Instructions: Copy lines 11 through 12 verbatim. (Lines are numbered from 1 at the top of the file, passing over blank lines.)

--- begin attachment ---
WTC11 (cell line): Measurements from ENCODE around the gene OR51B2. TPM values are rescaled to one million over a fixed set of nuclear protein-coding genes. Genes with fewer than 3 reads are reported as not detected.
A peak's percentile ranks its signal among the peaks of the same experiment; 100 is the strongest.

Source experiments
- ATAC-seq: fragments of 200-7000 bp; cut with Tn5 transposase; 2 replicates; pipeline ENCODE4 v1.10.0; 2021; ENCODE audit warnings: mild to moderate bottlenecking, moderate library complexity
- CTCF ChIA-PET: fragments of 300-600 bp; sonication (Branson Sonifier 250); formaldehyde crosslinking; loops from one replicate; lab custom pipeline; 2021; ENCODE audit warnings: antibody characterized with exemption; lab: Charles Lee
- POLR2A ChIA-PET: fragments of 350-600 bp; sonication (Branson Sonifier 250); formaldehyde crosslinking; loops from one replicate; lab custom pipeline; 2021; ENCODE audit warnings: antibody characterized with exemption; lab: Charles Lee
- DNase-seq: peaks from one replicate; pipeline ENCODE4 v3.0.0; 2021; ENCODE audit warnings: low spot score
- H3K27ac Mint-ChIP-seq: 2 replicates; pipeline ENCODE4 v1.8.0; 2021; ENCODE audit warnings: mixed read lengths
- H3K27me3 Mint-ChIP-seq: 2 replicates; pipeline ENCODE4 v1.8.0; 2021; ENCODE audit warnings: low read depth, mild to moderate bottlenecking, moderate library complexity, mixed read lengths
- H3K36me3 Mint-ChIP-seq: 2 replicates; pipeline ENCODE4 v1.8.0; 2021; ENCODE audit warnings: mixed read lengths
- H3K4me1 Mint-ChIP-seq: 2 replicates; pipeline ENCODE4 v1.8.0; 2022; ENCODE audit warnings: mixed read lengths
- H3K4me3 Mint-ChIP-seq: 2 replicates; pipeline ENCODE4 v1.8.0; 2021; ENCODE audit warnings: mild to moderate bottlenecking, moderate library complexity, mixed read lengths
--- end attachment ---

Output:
- H3K4me1 Mint-ChIP-seq: 2 replicates; pipeline ENCODE4 v1.8.0; 2022; ENCODE audit warnings: mixed read lengths
- H3K4me3 Mint-ChIP-seq: 2 replicates; pipeline ENCODE4 v1.8.0; 2021; ENCODE audit warnings: mild to moderate bottlenecking, moderate library complexity, mixed read lengths